It's a classic business story: An entrepreneur comes up with a brilliant idea, pitches it to deep-pocketed investors and builds a billion-dollar company seemingly overnight. But not every successful business has gone that route. Many well-known brands started out growing slowly and methodically on their founders' own dime. Then they grow as founders sink internal cash flow to fund company development. Here are five that show good businesses can thrive even without a boost from the venture capital world.
Sara Blakely first came up with her now-famous women's undergarment when she was getting dressed for a party. Unable to find a form-fitting piece to wear under her white slacks, she decided to cut off the feet of her control top pantyhose. At 27, Blakely launched her Atlanta-based business using all $5,000 of her personal savings. She even wrote a patent application and filed it herself to save on legal fees. To
When Nick Woodman's entertainment and promotions website FunBug went bust in 2001, he decided to clear his head with a surfing trip to Australia and Indonesia. Inspiration struck when he noticed that the cameras surfers were wrapping around their wrists to photograph their adventures kept breaking loose. Using his personal savings and a $35,000 loan from his mother, Woodman launched GoPro (originally known as Woodman Labs) in 2002. He bootstrapped the San Mateo, California-based business until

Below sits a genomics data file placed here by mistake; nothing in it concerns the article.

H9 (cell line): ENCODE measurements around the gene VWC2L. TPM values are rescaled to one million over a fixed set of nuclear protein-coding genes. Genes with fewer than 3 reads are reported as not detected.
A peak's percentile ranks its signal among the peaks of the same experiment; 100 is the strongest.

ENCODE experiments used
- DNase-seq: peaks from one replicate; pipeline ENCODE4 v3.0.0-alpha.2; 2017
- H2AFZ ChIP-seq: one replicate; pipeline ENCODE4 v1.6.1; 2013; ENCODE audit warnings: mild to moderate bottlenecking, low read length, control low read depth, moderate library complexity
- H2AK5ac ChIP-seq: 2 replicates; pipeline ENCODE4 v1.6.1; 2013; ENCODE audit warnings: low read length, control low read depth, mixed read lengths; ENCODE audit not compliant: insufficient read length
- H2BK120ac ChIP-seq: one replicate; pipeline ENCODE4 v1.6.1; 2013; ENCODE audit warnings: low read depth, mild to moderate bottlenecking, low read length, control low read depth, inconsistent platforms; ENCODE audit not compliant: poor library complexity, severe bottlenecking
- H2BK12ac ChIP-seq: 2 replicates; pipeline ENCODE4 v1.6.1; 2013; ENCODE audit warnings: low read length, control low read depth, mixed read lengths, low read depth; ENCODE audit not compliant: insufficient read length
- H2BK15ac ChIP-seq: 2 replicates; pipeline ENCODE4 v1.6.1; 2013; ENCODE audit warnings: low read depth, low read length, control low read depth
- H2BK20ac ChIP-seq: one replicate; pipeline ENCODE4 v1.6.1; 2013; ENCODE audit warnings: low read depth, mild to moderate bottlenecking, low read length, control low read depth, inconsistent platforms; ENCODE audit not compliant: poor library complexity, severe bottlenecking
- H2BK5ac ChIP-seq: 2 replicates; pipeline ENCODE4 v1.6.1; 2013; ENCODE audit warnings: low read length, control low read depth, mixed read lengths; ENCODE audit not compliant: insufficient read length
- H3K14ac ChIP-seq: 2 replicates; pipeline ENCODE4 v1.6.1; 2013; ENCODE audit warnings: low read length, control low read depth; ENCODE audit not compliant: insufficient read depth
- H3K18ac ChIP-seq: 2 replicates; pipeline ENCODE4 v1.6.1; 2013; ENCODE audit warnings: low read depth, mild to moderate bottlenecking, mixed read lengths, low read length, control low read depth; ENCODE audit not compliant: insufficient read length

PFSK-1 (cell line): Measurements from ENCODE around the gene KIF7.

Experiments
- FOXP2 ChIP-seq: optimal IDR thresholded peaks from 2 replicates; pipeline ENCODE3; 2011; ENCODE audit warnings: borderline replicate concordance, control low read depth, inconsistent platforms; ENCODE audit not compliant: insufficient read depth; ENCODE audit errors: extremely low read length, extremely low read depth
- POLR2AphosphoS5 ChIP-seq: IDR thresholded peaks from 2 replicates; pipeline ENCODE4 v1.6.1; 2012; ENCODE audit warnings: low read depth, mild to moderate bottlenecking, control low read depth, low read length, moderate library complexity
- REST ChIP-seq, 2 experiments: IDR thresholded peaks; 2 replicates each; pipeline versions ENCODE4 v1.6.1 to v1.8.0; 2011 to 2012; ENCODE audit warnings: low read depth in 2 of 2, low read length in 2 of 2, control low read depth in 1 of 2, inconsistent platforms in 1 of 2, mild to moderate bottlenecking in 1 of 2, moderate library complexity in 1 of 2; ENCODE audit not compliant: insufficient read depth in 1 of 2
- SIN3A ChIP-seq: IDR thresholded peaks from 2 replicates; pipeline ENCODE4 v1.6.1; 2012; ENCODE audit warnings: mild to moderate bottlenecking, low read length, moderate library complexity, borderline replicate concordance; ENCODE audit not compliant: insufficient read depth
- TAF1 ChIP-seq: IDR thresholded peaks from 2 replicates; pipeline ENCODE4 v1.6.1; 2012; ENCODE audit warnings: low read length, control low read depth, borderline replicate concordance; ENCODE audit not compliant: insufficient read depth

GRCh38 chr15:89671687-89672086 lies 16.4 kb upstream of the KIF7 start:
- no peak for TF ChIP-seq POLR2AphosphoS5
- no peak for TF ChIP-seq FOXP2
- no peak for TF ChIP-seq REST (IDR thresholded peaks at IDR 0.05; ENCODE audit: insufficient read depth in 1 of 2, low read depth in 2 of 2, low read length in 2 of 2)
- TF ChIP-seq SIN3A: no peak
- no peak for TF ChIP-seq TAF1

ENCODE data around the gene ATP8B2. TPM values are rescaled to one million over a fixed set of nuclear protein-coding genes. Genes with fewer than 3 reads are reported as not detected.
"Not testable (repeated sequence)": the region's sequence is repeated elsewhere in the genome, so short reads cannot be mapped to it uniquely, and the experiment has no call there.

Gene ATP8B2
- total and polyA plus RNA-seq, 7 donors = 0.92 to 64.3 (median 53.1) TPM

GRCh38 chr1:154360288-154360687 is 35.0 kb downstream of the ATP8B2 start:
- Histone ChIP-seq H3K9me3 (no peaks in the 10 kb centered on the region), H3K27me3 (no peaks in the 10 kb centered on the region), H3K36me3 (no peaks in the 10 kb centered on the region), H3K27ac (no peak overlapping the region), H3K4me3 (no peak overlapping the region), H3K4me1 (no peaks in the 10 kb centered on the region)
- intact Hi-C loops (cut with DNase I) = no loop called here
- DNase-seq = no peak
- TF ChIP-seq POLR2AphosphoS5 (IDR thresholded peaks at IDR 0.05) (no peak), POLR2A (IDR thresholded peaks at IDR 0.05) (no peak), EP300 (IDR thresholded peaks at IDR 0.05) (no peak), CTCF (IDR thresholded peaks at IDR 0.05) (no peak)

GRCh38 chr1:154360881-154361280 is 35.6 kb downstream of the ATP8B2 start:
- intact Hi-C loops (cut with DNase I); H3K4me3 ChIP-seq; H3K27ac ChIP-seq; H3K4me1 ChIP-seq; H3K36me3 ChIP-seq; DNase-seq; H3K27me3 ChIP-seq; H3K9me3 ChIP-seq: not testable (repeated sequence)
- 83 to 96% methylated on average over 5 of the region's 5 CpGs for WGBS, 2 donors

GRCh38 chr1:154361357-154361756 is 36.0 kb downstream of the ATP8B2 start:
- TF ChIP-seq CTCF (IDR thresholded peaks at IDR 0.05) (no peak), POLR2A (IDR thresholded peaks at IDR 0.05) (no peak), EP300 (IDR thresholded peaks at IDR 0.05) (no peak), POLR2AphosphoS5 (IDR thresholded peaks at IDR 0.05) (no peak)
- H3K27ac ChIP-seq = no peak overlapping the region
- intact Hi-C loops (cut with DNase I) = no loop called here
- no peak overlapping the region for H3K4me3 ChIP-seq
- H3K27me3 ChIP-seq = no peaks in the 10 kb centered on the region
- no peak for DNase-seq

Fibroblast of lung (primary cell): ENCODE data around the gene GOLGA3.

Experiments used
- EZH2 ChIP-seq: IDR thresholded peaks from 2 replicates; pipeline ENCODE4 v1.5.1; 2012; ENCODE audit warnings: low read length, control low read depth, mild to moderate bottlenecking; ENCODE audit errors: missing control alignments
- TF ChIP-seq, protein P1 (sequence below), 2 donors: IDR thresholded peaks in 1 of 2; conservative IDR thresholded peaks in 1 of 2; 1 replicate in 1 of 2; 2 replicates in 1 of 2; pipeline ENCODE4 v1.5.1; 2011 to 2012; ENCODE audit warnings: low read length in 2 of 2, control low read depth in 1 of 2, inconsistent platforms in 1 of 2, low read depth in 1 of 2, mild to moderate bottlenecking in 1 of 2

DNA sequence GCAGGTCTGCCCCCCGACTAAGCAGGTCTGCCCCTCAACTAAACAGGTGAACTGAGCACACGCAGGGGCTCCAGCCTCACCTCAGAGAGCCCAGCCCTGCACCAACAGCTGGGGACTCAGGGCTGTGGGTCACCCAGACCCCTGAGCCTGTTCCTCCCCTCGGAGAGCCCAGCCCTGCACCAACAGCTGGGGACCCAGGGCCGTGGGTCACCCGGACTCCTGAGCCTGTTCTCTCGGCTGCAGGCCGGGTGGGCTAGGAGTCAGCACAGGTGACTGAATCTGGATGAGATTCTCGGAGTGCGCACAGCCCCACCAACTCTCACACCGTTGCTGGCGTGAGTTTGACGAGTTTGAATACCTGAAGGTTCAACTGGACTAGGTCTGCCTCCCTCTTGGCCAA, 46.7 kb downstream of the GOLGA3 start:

Craig Newmark started his eponymous classified ad site in 1995 as an email newsletter to keep friends updated on interesting events around San Francisco. As word spread, people started asking him to post jobs and list items for sale. Craigslist hit a million page views per month by 1997, but Newmark kept it as a side project and didn't incorporate until two years later. He didn't take any outside money until
Founded by Tom Preston-Werner, Chris Wanstrath, and PJ Hyett in 2008, GitHub (a 2017 CNBC Disruptor 50 company) is a software development platform where users can share their work on projects with others. According to Preston-Werner, the founders spent only a few thousand dollars to set it up the company, and it became profitable "the day we opened and started charging for subscriptions." In the early days, San Francisco-based GitHub didn't have offices. Instead, the four full-time team members worked remotely and used coffee shops to meet a couple of times a week. Four years later the company first sought
In 2010 co-founders Will Dean and Guy Livingstone tapped into a rich market with its series of edgy athletic competitions. The idea the pair devised is a boot camp–style footrace that features obstacles such as barbed wire and butter-greased monkey bars. They spent $300 on a website and about $8,000 — all the money from Dean's bank account — on Facebook ads to promote it. The strategy paid off: More than 5,000 people ran the first Tough Mudder, and more than 2 million people have run the company's races in 10 countries since. The Brooklyn, New York-based company generated more than $100 million in revenue through registration fees and sponsorship deals in 2015 and still has not received any outside investment.